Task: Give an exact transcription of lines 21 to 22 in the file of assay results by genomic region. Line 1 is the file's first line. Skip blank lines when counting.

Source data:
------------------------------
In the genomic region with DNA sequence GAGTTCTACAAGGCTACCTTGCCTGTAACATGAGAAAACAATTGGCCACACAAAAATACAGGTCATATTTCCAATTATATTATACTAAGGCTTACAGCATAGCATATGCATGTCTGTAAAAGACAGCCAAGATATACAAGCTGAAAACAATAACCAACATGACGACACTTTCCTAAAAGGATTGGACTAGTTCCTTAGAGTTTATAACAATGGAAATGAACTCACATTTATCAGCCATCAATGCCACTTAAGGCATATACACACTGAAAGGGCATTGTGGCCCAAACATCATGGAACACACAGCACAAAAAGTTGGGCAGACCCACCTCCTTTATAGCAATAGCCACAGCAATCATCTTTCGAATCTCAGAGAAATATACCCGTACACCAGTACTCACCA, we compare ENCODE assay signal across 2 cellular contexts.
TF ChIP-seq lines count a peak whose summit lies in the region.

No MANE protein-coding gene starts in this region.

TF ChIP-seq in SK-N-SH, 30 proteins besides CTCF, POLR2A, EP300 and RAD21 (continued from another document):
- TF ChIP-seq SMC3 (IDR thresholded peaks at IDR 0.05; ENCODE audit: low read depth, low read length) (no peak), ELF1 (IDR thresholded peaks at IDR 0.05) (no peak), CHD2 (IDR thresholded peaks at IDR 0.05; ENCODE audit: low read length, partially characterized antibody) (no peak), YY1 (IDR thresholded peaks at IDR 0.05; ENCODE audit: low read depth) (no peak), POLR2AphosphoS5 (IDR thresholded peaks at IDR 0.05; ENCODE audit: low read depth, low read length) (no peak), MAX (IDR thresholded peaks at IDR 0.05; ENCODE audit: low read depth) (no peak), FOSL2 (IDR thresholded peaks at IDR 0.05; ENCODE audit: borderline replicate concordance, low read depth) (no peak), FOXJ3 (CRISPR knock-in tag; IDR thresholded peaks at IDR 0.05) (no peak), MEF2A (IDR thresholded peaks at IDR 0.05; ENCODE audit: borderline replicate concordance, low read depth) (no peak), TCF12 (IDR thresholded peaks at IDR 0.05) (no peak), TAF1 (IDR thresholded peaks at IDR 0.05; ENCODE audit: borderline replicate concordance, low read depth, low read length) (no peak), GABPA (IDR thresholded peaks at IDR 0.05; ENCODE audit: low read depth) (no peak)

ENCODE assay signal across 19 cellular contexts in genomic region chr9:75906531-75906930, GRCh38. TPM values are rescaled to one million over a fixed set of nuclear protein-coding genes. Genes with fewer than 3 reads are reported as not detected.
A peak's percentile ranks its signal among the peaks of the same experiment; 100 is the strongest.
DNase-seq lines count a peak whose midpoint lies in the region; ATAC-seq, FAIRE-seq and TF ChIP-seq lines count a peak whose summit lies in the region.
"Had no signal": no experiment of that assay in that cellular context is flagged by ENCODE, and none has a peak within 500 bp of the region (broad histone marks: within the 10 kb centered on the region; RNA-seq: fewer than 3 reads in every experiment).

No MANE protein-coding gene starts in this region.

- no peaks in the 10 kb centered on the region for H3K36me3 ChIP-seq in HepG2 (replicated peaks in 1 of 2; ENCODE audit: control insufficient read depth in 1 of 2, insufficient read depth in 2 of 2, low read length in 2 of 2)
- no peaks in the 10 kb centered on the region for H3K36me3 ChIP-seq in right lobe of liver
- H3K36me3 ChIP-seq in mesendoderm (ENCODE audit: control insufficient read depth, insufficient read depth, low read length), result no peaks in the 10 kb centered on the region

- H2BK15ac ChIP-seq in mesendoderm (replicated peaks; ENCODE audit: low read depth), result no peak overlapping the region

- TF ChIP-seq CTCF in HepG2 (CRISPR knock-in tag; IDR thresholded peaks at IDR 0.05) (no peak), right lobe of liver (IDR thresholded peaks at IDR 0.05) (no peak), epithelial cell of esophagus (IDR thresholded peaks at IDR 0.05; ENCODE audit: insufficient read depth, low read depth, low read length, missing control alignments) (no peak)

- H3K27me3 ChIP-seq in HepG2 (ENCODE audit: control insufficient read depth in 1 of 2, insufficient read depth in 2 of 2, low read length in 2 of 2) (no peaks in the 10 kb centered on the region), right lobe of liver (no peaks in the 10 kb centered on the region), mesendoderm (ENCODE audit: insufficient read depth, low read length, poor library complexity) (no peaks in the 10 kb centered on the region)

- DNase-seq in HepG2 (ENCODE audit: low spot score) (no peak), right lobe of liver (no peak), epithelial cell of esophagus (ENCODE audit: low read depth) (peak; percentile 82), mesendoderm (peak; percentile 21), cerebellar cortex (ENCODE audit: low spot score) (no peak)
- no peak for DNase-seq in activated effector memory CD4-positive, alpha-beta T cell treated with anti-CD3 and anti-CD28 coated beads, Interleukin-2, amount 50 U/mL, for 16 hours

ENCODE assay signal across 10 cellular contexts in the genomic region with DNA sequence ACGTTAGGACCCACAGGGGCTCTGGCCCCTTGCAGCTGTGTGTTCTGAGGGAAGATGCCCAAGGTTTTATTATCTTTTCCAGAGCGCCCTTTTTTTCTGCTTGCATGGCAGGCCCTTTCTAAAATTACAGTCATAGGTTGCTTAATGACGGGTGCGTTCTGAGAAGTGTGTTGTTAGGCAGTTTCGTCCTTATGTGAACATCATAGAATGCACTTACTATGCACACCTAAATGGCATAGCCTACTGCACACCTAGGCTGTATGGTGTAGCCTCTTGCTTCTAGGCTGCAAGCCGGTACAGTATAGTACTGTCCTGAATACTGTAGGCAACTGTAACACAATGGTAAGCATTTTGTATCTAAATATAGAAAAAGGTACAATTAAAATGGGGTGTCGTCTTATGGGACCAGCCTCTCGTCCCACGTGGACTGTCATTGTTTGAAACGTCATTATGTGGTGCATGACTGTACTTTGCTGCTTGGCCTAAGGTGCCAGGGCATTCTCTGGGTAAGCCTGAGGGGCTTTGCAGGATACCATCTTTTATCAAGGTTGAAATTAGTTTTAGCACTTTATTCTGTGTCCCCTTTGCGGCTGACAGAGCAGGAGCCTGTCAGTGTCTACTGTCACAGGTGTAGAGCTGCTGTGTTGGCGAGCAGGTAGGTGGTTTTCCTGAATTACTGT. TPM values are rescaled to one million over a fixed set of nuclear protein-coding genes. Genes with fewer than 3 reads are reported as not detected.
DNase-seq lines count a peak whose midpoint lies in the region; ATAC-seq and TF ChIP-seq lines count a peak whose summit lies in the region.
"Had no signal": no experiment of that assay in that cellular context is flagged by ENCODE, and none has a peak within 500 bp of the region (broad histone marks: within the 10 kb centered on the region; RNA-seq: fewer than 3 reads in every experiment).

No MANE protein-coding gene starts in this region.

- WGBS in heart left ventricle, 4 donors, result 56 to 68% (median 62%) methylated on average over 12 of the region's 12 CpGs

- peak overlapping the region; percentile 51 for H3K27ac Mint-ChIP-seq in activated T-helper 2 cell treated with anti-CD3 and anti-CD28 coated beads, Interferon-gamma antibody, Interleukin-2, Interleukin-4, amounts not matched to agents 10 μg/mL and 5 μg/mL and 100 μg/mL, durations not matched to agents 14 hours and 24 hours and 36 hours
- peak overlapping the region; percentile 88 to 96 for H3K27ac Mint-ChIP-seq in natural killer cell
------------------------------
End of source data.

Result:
"Had no signal": no experiment of that assay in that cellular context is flagged by ENCODE, and none has a peak within 500 bp of the region (broad histone marks: within the 10 kb centered on the region; RNA-seq: fewer than 3 reads in every experiment).

No MANE protein-coding gene starts in this region.